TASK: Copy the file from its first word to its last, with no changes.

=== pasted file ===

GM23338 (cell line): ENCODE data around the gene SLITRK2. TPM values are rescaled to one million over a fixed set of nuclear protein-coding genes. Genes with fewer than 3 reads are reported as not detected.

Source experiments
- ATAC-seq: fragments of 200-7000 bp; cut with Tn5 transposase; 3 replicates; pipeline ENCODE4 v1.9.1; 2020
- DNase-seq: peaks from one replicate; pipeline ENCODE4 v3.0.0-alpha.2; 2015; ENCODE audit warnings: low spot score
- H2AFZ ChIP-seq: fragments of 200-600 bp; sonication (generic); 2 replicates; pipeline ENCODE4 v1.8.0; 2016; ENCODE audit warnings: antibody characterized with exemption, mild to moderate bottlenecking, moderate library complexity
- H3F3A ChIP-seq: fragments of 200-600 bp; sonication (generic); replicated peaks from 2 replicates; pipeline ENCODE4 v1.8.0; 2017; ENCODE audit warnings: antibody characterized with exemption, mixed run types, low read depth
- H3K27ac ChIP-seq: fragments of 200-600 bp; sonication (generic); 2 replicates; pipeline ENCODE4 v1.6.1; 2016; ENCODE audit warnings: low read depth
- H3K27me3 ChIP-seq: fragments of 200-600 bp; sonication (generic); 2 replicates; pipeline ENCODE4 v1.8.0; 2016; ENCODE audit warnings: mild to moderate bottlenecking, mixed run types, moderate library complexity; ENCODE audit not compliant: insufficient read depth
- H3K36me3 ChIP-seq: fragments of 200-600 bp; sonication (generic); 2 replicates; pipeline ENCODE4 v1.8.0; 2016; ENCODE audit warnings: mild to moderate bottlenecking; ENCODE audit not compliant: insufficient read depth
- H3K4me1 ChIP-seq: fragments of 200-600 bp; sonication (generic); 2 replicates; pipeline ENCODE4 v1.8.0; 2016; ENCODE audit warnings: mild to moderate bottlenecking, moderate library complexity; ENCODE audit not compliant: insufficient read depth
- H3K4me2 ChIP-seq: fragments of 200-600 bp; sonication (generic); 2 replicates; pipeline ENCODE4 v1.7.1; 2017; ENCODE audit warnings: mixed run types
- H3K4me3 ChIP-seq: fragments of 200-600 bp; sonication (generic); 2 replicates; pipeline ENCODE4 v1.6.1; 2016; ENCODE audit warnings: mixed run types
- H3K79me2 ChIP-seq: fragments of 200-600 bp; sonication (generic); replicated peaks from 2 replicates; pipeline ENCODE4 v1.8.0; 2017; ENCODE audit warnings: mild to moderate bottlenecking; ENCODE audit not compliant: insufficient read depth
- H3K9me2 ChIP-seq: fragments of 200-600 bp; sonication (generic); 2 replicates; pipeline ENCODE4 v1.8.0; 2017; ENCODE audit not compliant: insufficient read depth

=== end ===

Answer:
GM23338 (cell line): ENCODE data around the gene SLITRK2. TPM values are rescaled to one million over a fixed set of nuclear protein-coding genes. Genes with fewer than 3 reads are reported as not detected.

Source experiments
- ATAC-seq: fragments of 200-7000 bp; cut with Tn5 transposase; 3 replicates; pipeline ENCODE4 v1.9.1; 2020
- DNase-seq: peaks from one replicate; pipeline ENCODE4 v3.0.0-alpha.2; 2015; ENCODE audit warnings: low spot score
- H2AFZ ChIP-seq: fragments of 200-600 bp; sonication (generic); 2 replicates; pipeline ENCODE4 v1.8.0; 2016; ENCODE audit warnings: antibody characterized with exemption, mild to moderate bottlenecking, moderate library complexity
- H3F3A ChIP-seq: fragments of 200-600 bp; sonication (generic); replicated peaks from 2 replicates; pipeline ENCODE4 v1.8.0; 2017; ENCODE audit warnings: antibody characterized with exemption, mixed run types, low read depth
- H3K27ac ChIP-seq: fragments of 200-600 bp; sonication (generic); 2 replicates; pipeline ENCODE4 v1.6.1; 2016; ENCODE audit warnings: low read depth
- H3K27me3 ChIP-seq: fragments of 200-600 bp; sonication (generic); 2 replicates; pipeline ENCODE4 v1.8.0; 2016; ENCODE audit warnings: mild to moderate bottlenecking, mixed run types, moderate library complexity; ENCODE audit not compliant: insufficient read depth
- H3K36me3 ChIP-seq: fragments of 200-600 bp; sonication (generic); 2 replicates; pipeline ENCODE4 v1.8.0; 2016; ENCODE audit warnings: mild to moderate bottlenecking; ENCODE audit not compliant: insufficient read depth
- H3K4me1 ChIP-seq: fragments of 200-600 bp; sonication (generic); 2 replicates; pipeline ENCODE4 v1.8.0; 2016; ENCODE audit warnings: mild to moderate bottlenecking, moderate library complexity; ENCODE audit not compliant: insufficient read depth
- H3K4me2 ChIP-seq: fragments of 200-600 bp; sonication (generic); 2 replicates; pipeline ENCODE4 v1.7.1; 2017; ENCODE audit warnings: mixed run types
- H3K4me3 ChIP-seq: fragments of 200-600 bp; sonication (generic); 2 replicates; pipeline ENCODE4 v1.6.1; 2016; ENCODE audit warnings: mixed run types
- H3K79me2 ChIP-seq: fragments of 200-600 bp; sonication (generic); replicated peaks from 2 replicates; pipeline ENCODE4 v1.8.0; 2017; ENCODE audit warnings: mild to moderate bottlenecking; ENCODE audit not compliant: insufficient read depth
- H3K9me2 ChIP-seq: fragments of 200-600 bp; sonication (generic); 2 replicates; pipeline ENCODE4 v1.8.0; 2017; ENCODE audit not compliant: insufficient read depth